The complex aroma of wine is derived from many sources, with grape-derived components being responsible for the varietal character. The ability to monitor grape aroma compounds would allow for better understanding of how vineyard practices and winemaking processes influence the final volatile composition of the wine. Previously we developed a procedure using GC-MS combined with solid-phase microextraction (SPME) for profiling the free volatile compounds in Cabernet Sauvignon grapes. During the current funding year we have modified this procedure in order to determine the volatile glycoside content of grapes using acid and enzyme hydrolysis conditions. The results indicate acid hydrolysis at low pH and high temperature can release from 50-80%of the total aglycone present in the sample. However, extensive degradation of many free volatile aglycones also occurs, with the effect being dependent on the compound studied and the hydrolysis conditions. This makes it difficult to use acid hydrolysis conditions to predict the ?potential? volatile composition of the grapes. This information is needed to understand the effects of viticultural practices on grape aroma composition and to be able to evaluate the effects of winemaking processes on changes in grape composition throughout the winemaking process. Further study is needed in order to minimize artifactual changes occurring from acid hydrolysis of volatile glycosides in grapes while maximizing their hydrolysis prior to analysis. As recently noted by Hayasaka et al. (2010), availability of rapid, sensitive profiling methods is important in assessing the nonvolatile fraction of grapes for a wide variety of industry applications.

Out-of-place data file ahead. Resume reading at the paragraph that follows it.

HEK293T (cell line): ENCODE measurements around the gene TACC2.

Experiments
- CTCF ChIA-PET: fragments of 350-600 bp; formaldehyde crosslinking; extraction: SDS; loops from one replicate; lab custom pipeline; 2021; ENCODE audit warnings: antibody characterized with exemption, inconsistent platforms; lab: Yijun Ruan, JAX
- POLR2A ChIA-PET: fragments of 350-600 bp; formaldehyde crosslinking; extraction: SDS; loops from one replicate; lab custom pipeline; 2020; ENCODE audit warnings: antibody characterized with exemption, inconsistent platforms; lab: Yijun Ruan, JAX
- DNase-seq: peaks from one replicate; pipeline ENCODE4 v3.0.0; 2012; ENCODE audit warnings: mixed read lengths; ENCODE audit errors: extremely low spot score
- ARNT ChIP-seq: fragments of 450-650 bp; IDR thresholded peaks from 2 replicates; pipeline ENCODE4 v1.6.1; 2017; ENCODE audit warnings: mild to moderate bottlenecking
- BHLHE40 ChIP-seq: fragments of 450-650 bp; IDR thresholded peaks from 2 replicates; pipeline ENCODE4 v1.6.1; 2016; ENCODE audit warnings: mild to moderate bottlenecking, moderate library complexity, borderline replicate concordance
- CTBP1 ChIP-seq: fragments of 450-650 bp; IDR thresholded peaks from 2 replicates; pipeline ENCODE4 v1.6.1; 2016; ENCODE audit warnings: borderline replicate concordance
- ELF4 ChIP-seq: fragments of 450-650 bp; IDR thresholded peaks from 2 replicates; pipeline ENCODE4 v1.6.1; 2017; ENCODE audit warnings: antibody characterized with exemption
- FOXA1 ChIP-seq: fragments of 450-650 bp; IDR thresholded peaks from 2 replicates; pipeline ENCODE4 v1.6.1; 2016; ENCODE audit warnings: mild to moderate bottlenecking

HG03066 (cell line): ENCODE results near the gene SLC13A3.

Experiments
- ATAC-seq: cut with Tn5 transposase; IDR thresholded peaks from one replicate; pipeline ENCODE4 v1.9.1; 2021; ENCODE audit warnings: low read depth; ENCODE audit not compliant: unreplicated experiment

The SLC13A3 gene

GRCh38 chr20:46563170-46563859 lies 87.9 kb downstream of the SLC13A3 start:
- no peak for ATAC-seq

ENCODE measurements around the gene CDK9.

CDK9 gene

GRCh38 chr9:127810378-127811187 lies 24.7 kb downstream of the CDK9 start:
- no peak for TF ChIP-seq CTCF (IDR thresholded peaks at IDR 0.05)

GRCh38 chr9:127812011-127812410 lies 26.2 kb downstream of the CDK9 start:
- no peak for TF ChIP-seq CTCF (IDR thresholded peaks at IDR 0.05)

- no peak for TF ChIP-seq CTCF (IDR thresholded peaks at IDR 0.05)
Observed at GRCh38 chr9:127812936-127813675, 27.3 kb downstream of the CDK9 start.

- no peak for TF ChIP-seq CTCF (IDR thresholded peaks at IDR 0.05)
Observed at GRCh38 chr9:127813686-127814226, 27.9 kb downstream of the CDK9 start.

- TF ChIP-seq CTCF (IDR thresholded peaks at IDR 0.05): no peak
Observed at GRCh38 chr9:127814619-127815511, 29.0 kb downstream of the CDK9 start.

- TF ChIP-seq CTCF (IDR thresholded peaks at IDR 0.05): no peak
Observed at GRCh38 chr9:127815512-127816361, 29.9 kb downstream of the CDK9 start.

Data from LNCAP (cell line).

/wp-content/uploads/2017/09/AFV-Header-Logo.png 0 0 AVF /wp-content/uploads/2017/09/AFV-Header-Logo.png AVF2009-10-16 08:24:322017-10-16 08:25:25Metabolic Profiling of Grape and Wine Aromas